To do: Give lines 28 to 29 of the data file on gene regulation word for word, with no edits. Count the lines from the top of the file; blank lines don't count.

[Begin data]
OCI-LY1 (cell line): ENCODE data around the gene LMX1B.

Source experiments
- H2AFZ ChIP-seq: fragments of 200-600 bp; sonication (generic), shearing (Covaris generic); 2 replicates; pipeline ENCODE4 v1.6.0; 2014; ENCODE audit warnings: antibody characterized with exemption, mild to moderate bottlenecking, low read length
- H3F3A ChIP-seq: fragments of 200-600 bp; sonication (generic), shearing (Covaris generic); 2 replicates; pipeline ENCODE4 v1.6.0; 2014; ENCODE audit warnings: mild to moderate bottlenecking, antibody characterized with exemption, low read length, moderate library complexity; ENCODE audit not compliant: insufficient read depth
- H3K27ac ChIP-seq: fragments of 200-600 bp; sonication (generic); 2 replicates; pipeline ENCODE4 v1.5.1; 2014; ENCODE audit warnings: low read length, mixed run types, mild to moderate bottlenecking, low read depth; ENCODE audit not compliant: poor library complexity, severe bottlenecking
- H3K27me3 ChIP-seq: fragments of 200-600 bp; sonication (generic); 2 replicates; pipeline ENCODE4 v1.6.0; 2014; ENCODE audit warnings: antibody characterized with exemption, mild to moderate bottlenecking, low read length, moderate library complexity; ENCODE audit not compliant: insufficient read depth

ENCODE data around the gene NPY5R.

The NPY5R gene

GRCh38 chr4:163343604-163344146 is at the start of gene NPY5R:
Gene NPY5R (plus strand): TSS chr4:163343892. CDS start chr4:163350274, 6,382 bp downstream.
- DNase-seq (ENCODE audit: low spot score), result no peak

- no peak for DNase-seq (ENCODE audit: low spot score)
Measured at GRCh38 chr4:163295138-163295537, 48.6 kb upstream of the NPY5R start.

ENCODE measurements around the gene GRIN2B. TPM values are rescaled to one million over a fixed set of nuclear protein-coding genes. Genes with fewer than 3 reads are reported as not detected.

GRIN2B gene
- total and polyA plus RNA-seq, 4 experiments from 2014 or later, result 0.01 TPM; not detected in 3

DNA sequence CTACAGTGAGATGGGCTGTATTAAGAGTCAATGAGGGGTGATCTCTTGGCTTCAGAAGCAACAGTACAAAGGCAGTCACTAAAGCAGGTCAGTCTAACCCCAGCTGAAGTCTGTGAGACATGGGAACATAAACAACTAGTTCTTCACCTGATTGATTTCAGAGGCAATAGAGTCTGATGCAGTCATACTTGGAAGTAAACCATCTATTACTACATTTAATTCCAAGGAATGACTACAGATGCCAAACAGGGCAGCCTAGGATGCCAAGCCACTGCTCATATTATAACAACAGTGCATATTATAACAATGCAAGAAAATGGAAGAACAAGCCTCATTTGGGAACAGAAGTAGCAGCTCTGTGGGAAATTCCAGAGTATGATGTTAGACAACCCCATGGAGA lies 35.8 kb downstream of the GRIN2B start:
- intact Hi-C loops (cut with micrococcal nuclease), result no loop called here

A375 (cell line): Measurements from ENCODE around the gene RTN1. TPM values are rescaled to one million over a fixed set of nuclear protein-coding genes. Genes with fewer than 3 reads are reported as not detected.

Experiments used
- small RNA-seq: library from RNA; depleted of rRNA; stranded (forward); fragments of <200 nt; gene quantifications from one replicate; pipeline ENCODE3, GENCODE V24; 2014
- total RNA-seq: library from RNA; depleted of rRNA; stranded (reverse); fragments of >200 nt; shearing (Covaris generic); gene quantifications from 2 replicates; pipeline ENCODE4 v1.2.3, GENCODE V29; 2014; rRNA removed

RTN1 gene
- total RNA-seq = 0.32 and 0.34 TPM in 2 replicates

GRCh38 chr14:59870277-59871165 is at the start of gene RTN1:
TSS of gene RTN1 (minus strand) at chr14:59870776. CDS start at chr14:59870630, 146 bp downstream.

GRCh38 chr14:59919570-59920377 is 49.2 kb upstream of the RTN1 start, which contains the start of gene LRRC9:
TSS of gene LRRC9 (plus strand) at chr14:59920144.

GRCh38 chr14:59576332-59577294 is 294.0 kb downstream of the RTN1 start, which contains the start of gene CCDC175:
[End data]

TSS of gene LRRC9 (plus strand) at chr14:59920144.

GRCh38 chr14:59576332-59577294 is 294.0 kb downstream of the RTN1 start, which contains the start of gene CCDC175: